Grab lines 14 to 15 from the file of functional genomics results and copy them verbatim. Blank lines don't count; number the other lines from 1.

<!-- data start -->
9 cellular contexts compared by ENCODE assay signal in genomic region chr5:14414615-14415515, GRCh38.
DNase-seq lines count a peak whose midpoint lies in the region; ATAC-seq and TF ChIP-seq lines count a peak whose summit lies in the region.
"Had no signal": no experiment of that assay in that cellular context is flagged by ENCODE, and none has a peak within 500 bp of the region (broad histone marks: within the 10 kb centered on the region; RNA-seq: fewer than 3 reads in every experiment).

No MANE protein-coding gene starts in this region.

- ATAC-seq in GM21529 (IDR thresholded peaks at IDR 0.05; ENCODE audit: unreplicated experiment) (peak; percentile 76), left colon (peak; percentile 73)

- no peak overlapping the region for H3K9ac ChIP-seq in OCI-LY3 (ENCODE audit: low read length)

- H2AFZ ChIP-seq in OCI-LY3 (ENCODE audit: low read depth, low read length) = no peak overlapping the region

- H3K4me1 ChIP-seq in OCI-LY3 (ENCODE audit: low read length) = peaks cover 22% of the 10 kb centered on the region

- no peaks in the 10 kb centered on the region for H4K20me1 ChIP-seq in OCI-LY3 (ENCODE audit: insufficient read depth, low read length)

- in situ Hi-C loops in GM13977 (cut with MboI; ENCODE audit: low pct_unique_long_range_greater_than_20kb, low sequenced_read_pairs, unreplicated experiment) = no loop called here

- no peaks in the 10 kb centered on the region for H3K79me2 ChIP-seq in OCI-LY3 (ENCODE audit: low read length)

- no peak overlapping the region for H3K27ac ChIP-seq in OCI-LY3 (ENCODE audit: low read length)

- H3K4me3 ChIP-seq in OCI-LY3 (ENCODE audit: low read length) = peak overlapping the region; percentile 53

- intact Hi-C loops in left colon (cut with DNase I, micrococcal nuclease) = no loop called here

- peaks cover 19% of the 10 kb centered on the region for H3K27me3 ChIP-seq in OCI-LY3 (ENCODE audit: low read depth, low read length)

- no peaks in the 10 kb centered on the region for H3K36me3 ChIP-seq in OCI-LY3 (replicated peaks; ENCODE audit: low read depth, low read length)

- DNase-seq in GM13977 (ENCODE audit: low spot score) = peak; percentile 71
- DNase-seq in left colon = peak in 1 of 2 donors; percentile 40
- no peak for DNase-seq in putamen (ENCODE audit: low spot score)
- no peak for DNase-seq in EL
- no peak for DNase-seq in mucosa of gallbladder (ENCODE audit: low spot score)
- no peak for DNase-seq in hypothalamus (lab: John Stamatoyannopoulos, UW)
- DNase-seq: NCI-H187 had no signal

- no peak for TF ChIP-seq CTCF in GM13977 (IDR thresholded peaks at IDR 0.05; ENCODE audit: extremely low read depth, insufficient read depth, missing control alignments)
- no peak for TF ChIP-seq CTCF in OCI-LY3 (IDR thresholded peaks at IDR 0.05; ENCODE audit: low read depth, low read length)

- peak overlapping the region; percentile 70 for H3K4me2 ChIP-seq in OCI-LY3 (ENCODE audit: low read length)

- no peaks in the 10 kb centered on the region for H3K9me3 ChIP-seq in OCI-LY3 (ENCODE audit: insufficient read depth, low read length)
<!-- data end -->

- intact Hi-C loops in left colon (cut with DNase I, micrococcal nuclease) = no loop called here

- peaks cover 19% of the 10 kb centered on the region for H3K27me3 ChIP-seq in OCI-LY3 (ENCODE audit: low read depth, low read length)